Traditional Arts Programs for Students (TAPS & JAM)
TAPS instructor Sid Luck provides plenty of “hands-on” instruction to his Seagrove Elementary School pottery students at the North Carolina Pottery Center in Randolph County.
TAPS (Traditional Arts Programs for Students) is based upon the highly successful JAM (Junior Appalachian Musicians) project, a North Carolina Arts Council initiative first administered by the Arts and Education Program and now by the Folklife Program.
TAPS provides community organizations (arts centers, schools, community centers) with funding for after-school programs that unite North Carolina elementary and middle school students with local traditional artists. Taught by experts utilizing traditional instructional techniques, students receive training in strong local, vernacular artistic traditions that have deep cultural roots in their community.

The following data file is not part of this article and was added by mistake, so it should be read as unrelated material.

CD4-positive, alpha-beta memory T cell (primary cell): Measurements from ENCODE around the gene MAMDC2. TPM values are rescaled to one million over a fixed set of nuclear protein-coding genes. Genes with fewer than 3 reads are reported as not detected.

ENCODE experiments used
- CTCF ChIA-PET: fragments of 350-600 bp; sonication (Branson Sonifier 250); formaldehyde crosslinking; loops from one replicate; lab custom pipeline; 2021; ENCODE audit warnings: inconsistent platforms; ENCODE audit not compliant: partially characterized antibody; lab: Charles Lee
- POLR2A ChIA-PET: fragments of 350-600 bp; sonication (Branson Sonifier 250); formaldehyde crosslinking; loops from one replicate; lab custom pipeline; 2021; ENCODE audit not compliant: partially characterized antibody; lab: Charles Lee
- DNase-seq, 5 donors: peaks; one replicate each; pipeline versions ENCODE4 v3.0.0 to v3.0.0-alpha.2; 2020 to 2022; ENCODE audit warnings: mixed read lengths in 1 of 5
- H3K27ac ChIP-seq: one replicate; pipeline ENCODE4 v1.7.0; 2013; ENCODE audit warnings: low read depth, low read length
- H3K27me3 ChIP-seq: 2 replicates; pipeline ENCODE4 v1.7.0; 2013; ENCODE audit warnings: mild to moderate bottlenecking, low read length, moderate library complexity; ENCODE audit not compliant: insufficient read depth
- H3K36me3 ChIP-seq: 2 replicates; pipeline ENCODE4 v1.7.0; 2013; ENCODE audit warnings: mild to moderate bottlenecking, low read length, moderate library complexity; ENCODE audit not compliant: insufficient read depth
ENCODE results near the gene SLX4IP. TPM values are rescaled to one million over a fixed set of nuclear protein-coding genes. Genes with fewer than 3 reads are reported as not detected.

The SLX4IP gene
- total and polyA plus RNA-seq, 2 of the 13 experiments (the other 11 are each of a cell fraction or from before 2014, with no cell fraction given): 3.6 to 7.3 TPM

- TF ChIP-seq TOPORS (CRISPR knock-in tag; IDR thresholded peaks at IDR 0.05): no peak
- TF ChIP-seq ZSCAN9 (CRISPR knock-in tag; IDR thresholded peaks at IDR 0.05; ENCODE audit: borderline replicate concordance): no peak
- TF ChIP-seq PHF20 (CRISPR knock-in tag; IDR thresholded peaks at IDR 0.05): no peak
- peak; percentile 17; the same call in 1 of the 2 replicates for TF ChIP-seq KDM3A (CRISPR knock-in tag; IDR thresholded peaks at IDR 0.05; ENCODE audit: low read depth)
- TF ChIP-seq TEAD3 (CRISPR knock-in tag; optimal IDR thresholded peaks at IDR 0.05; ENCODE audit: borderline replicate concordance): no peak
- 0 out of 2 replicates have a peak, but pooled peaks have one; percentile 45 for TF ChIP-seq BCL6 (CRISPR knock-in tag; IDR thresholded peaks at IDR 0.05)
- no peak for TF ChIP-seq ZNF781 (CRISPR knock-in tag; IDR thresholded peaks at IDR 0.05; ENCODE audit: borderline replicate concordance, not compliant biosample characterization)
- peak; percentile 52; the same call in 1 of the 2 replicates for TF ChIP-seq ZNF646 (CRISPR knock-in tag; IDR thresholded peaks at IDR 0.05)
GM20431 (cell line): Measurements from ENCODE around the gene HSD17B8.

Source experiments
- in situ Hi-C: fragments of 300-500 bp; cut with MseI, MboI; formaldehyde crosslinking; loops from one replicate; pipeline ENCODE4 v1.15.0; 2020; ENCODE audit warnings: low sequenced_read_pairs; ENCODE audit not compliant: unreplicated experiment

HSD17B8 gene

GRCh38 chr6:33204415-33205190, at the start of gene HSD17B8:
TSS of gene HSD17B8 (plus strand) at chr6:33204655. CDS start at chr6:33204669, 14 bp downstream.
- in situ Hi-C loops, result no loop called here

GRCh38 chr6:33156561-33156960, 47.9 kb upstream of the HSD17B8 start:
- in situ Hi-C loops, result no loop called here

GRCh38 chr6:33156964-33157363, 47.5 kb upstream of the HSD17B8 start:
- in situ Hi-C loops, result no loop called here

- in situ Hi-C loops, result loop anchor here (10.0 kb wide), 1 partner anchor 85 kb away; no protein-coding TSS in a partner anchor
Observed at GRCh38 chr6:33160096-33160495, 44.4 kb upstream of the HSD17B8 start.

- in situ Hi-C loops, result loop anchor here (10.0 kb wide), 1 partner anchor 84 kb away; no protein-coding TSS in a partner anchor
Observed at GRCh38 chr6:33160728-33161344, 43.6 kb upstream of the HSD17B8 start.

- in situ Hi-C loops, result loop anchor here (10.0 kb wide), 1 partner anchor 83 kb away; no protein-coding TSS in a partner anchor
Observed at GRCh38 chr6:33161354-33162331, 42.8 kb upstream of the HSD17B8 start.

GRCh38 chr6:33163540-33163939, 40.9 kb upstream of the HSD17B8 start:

In addition to Junior Appalachian Musicians programs enjoyed in mountain counties, TAPS programs also can be found in Piedmont and eastern North Carolina counties:
• Randolph County’s Seagrove community hosts a pottery program, a partnership between the North Carolina Pottery Center and Seagrove Elementary School.
• Raleigh’s Triangle Korean School offers a language immersion program that teaches language through traditional arts.
• A program in Kinston, Lenoir County, coaches middle school jazz orchestra students in traditions of jazz and funk.
• The Haliwa-Saponi tribe of Halifax and Warren counties and the Lumbee Indians of Hoke County teach powwow regalia and traditional craft workshops for local students.
Click here for TAPS grant guidelines
Contact Sally Peterson, Folklife Program Director, North Carolina Arts Council for more information.